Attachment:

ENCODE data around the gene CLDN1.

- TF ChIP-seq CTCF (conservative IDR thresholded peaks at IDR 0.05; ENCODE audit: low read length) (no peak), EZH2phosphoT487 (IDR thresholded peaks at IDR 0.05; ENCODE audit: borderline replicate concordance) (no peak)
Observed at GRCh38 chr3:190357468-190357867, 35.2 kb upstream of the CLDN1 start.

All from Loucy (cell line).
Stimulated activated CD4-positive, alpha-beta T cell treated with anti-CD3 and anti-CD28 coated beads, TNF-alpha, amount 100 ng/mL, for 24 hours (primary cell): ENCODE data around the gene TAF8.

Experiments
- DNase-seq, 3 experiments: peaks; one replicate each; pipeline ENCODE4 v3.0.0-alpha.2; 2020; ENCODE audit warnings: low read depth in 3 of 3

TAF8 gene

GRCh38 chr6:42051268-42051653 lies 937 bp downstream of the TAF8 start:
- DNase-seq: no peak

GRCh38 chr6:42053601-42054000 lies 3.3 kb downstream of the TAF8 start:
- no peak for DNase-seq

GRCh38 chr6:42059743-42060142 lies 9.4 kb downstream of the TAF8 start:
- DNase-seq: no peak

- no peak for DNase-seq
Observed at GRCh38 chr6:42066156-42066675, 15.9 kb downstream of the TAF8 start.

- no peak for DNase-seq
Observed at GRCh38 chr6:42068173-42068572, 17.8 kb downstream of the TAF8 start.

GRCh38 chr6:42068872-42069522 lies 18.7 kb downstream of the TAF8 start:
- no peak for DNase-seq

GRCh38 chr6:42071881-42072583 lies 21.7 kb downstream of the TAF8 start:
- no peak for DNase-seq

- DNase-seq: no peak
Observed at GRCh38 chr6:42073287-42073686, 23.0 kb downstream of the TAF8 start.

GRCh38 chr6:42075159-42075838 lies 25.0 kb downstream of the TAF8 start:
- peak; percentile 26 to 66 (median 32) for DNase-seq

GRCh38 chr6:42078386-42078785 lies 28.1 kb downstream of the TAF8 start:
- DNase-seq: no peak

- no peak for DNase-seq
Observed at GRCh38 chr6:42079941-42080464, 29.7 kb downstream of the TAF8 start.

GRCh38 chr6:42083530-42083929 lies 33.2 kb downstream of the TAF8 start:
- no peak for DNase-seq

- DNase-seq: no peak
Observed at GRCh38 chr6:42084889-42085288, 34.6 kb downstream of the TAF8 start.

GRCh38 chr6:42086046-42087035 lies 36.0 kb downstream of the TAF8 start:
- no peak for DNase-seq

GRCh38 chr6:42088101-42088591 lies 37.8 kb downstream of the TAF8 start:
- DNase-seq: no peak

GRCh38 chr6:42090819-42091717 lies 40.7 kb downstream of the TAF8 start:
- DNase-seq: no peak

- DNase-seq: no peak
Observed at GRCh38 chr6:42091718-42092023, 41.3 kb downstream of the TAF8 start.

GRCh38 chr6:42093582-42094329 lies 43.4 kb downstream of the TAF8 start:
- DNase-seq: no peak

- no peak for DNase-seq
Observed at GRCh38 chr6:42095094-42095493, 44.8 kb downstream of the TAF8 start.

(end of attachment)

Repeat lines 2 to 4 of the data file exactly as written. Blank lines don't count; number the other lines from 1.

- TF ChIP-seq CTCF (conservative IDR thresholded peaks at IDR 0.05; ENCODE audit: low read length) (no peak), EZH2phosphoT487 (IDR thresholded peaks at IDR 0.05; ENCODE audit: borderline replicate concordance) (no peak)
Observed at GRCh38 chr3:190357468-190357867, 35.2 kb upstream of the CLDN1 start.

All from Loucy (cell line).